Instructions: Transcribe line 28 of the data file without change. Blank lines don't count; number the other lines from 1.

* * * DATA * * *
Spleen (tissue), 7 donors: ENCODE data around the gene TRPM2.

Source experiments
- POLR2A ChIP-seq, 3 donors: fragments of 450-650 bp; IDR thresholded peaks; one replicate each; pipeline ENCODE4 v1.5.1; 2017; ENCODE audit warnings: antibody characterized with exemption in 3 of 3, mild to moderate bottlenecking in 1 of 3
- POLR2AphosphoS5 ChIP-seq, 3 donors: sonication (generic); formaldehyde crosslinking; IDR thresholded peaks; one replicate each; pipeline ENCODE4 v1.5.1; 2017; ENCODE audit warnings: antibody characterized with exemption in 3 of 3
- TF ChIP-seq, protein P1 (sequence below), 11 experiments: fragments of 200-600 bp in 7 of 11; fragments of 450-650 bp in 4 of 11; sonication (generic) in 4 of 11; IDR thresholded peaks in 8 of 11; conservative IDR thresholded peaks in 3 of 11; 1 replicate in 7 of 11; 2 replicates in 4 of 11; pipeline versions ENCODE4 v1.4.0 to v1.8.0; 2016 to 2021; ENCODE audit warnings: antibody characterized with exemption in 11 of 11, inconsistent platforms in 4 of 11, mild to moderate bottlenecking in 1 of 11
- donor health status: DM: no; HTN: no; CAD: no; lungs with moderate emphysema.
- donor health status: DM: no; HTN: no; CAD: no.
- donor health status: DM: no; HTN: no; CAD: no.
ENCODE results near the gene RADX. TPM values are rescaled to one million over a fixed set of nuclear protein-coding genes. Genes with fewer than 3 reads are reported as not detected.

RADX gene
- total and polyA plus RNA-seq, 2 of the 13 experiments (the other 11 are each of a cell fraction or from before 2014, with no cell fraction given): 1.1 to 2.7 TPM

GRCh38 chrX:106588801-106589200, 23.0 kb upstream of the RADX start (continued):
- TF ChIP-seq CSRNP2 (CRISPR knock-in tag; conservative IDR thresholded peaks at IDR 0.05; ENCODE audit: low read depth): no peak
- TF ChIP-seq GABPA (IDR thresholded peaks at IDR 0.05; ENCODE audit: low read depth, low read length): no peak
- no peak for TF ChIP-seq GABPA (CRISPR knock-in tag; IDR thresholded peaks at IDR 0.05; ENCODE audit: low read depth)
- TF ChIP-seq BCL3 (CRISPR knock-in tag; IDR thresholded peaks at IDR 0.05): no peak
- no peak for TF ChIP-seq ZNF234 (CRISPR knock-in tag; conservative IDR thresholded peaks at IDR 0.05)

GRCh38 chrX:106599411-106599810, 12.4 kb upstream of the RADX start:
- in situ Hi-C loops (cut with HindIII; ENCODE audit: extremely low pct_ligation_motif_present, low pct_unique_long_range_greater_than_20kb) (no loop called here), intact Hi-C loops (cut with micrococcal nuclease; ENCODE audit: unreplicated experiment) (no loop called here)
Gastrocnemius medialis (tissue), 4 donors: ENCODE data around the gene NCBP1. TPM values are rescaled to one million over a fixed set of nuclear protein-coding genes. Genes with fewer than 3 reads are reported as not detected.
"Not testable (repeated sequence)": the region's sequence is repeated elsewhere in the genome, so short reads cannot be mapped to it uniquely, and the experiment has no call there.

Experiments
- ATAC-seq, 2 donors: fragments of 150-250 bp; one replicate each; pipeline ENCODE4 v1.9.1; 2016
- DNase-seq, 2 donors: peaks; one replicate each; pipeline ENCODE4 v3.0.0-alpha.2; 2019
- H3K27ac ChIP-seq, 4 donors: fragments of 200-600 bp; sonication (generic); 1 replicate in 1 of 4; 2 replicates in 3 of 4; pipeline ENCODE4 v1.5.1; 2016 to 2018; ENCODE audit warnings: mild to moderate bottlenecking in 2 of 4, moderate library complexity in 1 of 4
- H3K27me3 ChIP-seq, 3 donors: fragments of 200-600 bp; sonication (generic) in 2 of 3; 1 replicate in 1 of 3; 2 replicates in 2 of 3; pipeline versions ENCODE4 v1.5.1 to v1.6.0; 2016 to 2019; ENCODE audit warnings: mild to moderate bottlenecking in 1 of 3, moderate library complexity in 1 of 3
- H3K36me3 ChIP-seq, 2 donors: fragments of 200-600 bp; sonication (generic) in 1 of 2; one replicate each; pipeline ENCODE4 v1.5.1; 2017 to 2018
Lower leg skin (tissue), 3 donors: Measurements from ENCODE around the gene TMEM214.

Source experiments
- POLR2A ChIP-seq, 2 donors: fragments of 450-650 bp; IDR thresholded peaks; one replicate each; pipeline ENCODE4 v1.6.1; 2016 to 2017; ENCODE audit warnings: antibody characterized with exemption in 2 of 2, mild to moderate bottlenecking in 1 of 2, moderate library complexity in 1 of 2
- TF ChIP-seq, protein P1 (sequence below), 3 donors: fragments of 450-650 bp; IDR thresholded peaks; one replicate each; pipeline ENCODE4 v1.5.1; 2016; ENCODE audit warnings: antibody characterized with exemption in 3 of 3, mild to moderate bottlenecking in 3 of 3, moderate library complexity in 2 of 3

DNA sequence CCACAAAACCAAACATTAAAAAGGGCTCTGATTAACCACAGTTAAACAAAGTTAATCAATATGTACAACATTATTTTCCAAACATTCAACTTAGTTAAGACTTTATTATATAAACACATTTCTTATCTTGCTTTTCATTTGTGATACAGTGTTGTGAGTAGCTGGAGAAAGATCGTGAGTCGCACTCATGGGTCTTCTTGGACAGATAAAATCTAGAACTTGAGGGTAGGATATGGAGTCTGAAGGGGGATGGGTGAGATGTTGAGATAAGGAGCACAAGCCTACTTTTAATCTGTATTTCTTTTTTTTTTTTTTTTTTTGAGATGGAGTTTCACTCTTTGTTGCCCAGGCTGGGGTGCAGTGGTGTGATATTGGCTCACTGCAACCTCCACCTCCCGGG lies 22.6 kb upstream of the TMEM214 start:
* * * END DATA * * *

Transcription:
Lower leg skin (tissue), 3 donors: Measurements from ENCODE around the gene TMEM214.